7 Surprising Breakthroughs From Moving Through (Instead of Away From) Discomfort

Written by Chelsea Dinsmore February 17, 2016

Live Your Legend: 7 Breakthroughs You Can Experience by Moving Through (Instead of Away From) Discomfort

Montezuma Waterfall, Costa Rica

Have you ever faced an uncomfortable situation, had a difficult conversation, felt generally down and defeated, or felt like what you want to do in the world is just too damn hard? Or have you ever felt so overwhelmed in making some kind of transition (a major life change, moving overseas, changing jobs, starting a business, etc.) that you wanted to walk away?

Today I want to share with you a recent experience I had with immense discomfort, how I almost buckled to its pressure, and what I learned by leaning into it, instead of turning away.

A few weeks ago, I headed off on my first solo international trip since Scott’s passing last September.

I planned a two week trip to Costa Rica – a place I visited a few years ago. It was an idea I was toying with but I kind of pulled the trigger last minute since I really am trying to take things day by day these days!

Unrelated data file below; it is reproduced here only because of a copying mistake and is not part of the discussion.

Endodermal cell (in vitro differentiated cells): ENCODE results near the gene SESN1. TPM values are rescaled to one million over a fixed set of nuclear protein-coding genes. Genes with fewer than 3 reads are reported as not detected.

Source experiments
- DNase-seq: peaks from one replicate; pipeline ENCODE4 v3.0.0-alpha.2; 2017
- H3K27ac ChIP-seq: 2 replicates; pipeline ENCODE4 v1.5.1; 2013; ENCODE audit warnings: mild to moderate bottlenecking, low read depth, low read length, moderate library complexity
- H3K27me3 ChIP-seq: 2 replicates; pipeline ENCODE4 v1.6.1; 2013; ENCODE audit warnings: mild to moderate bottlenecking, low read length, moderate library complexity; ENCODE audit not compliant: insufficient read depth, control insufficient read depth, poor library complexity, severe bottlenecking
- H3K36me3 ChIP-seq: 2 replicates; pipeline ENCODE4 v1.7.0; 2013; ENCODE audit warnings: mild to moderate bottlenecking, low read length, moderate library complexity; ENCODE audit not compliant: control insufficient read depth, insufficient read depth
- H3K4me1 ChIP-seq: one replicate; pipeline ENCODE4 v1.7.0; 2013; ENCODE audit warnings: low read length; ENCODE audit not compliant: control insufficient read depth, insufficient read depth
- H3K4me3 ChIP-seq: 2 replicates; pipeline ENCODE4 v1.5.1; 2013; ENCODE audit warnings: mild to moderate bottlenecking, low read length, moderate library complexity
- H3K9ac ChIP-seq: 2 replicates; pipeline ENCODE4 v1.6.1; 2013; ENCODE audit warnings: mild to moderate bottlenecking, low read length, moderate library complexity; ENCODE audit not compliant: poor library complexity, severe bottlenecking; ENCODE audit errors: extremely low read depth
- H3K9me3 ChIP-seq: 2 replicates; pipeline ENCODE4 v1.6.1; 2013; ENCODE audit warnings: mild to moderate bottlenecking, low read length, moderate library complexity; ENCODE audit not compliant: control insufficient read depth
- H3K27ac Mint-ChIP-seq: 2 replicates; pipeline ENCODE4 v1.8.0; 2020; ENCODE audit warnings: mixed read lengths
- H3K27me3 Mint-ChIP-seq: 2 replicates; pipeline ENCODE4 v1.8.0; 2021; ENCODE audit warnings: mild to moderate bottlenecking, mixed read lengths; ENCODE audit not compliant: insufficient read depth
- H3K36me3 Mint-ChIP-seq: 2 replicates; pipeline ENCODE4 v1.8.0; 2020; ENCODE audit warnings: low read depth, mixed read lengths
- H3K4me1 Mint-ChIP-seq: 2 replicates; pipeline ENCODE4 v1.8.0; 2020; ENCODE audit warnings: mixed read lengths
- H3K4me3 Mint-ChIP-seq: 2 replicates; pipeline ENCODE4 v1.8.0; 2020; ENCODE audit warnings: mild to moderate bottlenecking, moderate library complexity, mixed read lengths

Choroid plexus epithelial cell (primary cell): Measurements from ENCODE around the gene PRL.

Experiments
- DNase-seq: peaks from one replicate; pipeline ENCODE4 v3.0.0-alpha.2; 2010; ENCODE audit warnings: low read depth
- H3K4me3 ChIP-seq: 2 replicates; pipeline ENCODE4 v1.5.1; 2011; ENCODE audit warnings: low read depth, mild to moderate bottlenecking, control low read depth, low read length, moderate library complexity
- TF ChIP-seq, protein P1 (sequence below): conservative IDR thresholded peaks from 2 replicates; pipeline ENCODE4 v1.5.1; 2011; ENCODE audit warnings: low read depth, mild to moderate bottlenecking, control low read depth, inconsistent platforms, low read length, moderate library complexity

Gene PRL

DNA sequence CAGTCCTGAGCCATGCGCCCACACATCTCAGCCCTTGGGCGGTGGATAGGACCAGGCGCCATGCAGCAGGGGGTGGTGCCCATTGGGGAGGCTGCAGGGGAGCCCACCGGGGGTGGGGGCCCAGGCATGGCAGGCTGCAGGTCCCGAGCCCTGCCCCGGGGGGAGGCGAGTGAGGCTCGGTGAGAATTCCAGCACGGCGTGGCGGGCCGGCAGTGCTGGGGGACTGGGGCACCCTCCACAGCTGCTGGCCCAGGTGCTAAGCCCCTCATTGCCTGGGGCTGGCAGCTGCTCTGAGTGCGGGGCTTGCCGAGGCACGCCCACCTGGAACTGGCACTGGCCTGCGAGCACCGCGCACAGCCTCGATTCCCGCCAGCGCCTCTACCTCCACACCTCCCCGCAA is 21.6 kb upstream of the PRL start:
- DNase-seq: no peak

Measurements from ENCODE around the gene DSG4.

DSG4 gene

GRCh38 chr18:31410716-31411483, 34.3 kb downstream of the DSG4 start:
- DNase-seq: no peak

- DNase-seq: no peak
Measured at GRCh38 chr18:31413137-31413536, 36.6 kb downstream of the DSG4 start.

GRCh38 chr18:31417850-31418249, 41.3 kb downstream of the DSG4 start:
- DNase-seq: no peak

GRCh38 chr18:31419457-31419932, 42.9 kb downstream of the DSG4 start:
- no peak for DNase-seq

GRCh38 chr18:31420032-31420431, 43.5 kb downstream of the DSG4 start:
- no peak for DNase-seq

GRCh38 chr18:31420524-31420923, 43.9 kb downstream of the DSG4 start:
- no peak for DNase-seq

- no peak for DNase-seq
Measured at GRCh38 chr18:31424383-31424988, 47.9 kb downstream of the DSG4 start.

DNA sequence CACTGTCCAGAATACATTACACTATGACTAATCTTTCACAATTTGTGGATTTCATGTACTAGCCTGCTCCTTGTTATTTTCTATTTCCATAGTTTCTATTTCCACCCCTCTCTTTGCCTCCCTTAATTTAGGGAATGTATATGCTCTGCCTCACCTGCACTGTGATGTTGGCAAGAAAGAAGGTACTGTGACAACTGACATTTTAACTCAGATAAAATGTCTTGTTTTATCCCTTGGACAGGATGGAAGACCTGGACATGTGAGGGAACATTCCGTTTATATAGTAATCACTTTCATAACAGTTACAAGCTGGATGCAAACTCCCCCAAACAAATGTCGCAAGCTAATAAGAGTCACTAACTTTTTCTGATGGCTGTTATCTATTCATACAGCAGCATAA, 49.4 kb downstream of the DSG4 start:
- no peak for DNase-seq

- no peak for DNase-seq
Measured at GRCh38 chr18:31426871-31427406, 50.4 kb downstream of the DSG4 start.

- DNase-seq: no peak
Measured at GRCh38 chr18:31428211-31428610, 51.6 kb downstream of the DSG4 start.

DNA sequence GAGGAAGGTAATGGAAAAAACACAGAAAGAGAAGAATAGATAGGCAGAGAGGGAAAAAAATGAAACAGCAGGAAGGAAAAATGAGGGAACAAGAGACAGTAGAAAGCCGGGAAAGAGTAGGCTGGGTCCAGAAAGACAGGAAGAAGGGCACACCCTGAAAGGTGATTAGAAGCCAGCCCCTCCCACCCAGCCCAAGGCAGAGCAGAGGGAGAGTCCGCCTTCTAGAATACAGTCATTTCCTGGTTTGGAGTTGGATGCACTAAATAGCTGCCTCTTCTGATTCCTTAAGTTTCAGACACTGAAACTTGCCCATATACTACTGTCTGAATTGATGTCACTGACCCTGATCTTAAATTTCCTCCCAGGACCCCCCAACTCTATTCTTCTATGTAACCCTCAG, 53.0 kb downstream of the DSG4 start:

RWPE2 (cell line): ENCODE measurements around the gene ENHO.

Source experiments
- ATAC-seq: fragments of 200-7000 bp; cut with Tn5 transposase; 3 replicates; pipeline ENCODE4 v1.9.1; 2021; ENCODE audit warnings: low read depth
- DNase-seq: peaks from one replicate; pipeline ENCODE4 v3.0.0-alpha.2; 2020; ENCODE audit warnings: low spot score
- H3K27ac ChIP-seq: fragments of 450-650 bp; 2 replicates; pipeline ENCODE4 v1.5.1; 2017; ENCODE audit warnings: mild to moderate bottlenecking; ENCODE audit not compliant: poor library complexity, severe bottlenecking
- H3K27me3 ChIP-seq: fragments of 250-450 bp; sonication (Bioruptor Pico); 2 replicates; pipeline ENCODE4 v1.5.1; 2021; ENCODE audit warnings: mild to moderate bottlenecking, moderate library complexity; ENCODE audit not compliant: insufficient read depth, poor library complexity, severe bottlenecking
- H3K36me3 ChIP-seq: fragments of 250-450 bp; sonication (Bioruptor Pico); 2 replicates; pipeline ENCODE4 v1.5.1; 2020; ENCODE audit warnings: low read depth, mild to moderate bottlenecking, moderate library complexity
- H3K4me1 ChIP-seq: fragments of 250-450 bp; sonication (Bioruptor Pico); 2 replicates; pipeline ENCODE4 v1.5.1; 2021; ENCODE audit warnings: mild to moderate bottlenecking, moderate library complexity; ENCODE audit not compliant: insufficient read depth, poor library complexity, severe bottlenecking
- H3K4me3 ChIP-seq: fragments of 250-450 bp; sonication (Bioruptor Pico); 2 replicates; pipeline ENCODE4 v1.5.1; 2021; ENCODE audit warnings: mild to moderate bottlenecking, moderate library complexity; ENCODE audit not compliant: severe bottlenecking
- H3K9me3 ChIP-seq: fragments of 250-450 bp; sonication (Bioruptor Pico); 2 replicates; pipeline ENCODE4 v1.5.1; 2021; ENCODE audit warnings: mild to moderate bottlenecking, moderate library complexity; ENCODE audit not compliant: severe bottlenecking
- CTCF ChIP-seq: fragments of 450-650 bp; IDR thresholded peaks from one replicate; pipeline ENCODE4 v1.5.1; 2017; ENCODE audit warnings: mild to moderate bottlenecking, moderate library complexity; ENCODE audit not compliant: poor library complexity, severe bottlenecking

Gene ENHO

But once I did make the decision, I was really excited to go for a couple of reasons. I lay these out to give you an idea of where my head was going into the trip:

1. I do believe that my soul was meant to fly. The first international trip I ever went on was on my own. I honestly have no idea what possessed me to go when I think back on it, but at the age of 20 I hopped on my first international flight to Spain to spend 8 weeks of my summer break learning Spanish in Granada. Since then, not a single year has gone by where I haven’t taken one (if not more!) international trips. The spark was lit back in 2003 and I have been hooked ever since.
2. I was excited about my focus of the trip – practicing Spanish, surfing, doing yoga and working on things for all you amazing living legends. I have always wanted to go to the Caribbean side and to the Osa peninsula in Costa Rica but I specifically went back to an area I was familiar with. I didn’t want the trip to be a lot of moving around or exploring because I was looking at this trip as ‘an experiment.’ To see how it felt to travel alone and how it felt to work at this capacity on LYL from the road. So while I headed back to the Nicoya Peninsula, I specifically chose towns I hadn’t spent time in with Scott so that it felt safe, but at the same time not a place filled with memories.